Prime Minister George Papandreou wrestles with his biggest leadership dilemma

November 2, 2011

When a leader’s actions seem irrational, it’s time to look for the toughest decision that has to be made

The tumultuous events in Europe’s financial markets took a turn for the worse as Greek Prime Minister George Papandreou appeared to agree the refinancing plan in Brussels and then appeared to destroy it in returning to Athens.

What’s his biggest dilemma?

Ekathimerini suggests he faces political extinction if he goes along with the EU plan, and maybe political extinction if he rejects it:

A day after calling for a referendum on whether Greece should adopt the debt deal it agreed with its eurozone partners last week, Prime Minister George Papandreou faced a fight for his political survival as he came under intense pressure from within his own party and from opposition politicians to ditch the idea and call snap elections or form a coalition government.

The prime minister appears to have challenged the ministers who disagree with him to bring his government down in Friday’s vote. Sources said that Health Minister Andreas Loverdos, Education Minister Anna Diamantopoulou and Transport Minister Yiannis Ragousis expressed objections to the idea of holding a referendum.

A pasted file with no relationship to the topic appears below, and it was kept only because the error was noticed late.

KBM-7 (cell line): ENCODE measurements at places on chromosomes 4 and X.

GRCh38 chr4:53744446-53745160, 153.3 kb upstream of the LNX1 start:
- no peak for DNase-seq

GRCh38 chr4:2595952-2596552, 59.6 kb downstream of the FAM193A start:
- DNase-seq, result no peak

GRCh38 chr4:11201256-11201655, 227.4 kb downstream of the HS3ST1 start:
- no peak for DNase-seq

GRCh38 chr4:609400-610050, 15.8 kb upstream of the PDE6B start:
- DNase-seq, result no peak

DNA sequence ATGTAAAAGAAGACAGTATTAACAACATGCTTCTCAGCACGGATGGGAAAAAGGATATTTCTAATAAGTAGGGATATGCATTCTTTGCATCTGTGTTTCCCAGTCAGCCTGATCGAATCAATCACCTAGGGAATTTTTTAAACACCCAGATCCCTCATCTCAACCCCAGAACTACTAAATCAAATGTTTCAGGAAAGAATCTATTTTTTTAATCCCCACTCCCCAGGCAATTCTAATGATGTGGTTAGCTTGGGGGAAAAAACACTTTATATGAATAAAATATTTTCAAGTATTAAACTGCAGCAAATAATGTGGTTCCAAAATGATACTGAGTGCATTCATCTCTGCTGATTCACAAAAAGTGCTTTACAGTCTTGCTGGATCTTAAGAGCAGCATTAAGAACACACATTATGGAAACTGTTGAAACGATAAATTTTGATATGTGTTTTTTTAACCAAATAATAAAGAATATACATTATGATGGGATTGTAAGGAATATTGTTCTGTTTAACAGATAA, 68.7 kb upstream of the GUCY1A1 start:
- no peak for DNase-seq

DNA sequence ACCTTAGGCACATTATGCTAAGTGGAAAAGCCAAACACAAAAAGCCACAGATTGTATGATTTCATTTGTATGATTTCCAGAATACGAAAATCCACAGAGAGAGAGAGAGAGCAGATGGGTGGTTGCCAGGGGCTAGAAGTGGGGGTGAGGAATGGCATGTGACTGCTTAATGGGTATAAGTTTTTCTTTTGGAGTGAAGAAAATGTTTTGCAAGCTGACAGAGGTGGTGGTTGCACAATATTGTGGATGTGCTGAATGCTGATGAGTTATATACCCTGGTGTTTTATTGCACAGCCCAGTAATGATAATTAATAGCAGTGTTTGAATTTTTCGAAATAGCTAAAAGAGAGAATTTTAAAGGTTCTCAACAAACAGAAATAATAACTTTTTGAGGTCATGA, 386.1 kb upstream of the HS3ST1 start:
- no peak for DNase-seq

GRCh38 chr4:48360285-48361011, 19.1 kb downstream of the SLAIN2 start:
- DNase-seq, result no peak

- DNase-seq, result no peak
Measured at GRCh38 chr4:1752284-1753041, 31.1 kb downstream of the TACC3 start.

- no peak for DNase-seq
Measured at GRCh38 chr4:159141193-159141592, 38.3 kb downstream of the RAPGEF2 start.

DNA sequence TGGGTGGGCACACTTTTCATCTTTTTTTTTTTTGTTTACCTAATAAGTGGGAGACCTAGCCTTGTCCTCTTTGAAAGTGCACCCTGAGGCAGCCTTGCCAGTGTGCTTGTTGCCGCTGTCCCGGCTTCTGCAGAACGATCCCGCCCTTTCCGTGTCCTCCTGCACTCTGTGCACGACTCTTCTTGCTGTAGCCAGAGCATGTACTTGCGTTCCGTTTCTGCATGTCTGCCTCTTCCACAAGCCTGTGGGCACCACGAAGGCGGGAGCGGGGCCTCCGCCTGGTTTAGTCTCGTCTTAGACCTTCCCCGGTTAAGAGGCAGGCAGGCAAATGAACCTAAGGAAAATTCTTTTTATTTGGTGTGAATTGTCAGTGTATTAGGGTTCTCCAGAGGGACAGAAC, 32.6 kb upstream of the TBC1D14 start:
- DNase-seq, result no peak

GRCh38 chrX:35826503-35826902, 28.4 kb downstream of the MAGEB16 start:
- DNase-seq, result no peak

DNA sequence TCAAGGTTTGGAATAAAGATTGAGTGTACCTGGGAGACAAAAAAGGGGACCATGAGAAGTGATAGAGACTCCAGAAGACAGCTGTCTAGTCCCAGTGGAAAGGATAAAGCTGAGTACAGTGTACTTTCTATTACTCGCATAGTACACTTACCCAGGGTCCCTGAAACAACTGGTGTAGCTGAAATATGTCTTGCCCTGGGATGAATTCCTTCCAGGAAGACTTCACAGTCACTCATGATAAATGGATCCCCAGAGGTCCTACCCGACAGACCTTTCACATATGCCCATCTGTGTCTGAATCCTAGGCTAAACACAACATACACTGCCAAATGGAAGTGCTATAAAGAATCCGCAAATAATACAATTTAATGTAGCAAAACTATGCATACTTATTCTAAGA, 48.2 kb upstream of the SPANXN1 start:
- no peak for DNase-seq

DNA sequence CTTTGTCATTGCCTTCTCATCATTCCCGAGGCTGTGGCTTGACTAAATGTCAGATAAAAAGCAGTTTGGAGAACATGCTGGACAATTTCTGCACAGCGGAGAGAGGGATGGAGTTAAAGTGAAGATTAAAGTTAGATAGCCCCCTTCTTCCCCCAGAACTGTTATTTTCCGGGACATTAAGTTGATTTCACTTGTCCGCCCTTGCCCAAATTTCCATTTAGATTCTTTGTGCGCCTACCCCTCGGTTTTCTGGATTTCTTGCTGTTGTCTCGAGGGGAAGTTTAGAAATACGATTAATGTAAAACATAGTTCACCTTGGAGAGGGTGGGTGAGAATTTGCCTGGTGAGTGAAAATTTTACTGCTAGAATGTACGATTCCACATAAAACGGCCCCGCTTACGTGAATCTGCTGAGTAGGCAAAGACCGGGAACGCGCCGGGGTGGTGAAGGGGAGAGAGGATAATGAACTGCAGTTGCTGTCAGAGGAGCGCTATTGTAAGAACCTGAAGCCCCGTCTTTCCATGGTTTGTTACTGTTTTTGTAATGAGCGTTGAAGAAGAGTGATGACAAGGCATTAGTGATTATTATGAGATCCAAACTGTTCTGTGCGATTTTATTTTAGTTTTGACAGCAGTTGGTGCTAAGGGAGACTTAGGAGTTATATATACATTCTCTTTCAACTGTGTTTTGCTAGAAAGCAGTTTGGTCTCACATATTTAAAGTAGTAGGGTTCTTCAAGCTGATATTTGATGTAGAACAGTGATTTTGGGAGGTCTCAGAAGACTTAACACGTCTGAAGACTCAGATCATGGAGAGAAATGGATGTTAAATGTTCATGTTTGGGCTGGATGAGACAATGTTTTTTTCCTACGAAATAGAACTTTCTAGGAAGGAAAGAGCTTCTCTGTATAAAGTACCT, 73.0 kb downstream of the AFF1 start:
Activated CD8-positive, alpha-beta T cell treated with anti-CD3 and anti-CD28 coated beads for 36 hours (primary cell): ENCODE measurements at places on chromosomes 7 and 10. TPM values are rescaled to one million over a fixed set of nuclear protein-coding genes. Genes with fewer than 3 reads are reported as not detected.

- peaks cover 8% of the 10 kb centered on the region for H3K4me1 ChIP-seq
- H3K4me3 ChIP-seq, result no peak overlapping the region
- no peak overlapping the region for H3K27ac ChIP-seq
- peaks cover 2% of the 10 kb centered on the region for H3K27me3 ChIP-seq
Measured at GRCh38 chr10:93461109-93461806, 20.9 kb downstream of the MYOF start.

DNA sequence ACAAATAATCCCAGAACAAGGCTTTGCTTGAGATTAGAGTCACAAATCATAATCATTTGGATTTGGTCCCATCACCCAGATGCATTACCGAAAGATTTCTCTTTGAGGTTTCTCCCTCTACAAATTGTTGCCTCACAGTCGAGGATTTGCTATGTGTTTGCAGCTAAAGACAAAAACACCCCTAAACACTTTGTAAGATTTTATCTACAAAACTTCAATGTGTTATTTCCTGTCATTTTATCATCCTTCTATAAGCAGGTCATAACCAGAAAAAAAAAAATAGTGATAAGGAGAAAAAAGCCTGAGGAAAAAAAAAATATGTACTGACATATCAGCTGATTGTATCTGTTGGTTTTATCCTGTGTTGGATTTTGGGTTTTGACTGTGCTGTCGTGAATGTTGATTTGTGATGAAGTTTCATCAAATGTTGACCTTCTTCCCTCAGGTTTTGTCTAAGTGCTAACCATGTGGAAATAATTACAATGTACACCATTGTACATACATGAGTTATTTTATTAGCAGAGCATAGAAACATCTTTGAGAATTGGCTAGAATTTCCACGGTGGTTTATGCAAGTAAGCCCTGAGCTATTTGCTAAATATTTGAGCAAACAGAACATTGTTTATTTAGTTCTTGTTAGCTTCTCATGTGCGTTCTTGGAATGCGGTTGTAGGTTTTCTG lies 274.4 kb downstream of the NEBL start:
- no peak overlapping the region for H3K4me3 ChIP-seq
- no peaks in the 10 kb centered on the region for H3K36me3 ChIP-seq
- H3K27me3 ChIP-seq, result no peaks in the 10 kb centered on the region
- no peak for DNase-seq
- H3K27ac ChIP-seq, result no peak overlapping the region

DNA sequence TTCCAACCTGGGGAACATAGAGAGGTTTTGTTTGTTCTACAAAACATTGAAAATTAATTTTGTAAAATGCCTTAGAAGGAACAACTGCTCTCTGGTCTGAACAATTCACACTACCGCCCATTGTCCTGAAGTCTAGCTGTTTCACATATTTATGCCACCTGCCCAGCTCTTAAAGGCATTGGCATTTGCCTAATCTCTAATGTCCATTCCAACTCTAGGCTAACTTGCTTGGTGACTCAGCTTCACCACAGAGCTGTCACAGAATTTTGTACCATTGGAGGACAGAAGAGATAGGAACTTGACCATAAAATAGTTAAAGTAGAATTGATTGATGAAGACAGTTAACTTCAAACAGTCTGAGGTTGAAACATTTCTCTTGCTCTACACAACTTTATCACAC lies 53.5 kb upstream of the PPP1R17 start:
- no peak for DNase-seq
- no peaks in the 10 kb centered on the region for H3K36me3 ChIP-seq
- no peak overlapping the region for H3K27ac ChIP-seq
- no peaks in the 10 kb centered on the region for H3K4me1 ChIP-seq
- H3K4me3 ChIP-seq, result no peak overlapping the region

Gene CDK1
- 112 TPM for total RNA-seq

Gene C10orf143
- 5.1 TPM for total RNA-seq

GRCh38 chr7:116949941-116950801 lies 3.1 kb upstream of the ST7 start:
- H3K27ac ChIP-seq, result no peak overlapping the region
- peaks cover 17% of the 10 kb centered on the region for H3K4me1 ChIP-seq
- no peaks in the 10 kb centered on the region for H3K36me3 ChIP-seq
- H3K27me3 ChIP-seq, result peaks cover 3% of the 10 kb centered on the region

The first setback ahead of Friday’s ballot was dealt when Socialist deputy Milena Apostolaki said that she was quitting PASOK’s parliamentary group to become an independent. She referred to the referendum proposal as “wrong and divisive.” Her decision reduced the government’s presence in the 300-seat Parliament to just 152.
A further blow to PASOK’s majority before the vote cannot be discounted but even if the government survives Friday’s ballot, Papandreou’s referendum proposal will have to be put to another vote in Parliament. Again, a simple majority would be needed but it seems unlikely that the government would be able to garner even this.

The referendum and vote of confidence

Severe internal pressures for him to resign meant that he had to find some action to fight for his political life. If he could only find some way of showing he was on the side of the Greek people and their ancient commitment to democracy that has been so troubled from time to time. How about a referendum?

Creative leadership?

Perversity? Duplicity towards his EU partners? You could even say it’s a creative move in a desperate position. And like chess, the political game can drag on into a stalemate where there is no win/lose outcome, but everyone escapes with something to show for their efforts.